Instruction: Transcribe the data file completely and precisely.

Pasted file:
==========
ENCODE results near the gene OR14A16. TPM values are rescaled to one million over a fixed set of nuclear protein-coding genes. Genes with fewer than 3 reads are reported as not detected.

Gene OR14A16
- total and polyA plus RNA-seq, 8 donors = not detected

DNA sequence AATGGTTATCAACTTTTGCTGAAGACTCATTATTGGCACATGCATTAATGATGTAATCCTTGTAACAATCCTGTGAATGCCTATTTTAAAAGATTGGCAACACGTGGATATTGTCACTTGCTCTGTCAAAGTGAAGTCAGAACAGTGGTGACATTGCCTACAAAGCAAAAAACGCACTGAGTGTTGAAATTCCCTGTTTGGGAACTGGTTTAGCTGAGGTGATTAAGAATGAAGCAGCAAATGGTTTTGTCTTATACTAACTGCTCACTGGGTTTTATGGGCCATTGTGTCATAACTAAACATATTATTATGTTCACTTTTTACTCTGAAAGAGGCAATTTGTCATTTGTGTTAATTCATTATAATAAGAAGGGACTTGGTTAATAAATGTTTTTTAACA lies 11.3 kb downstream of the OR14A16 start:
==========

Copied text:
ENCODE results near the gene OR14A16. TPM values are rescaled to one million over a fixed set of nuclear protein-coding genes. Genes with fewer than 3 reads are reported as not detected.

Gene OR14A16
- total and polyA plus RNA-seq, 8 donors = not detected

DNA sequence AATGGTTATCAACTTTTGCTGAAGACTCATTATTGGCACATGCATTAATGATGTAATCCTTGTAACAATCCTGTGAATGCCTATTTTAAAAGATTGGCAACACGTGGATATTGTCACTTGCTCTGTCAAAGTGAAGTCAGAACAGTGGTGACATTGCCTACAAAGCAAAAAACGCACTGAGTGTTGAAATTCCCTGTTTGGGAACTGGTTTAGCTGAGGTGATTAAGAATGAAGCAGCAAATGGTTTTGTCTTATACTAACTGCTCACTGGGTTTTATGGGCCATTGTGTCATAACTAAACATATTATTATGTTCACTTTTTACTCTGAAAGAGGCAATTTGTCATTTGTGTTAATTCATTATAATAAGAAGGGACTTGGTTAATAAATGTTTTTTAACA lies 11.3 kb downstream of the OR14A16 start: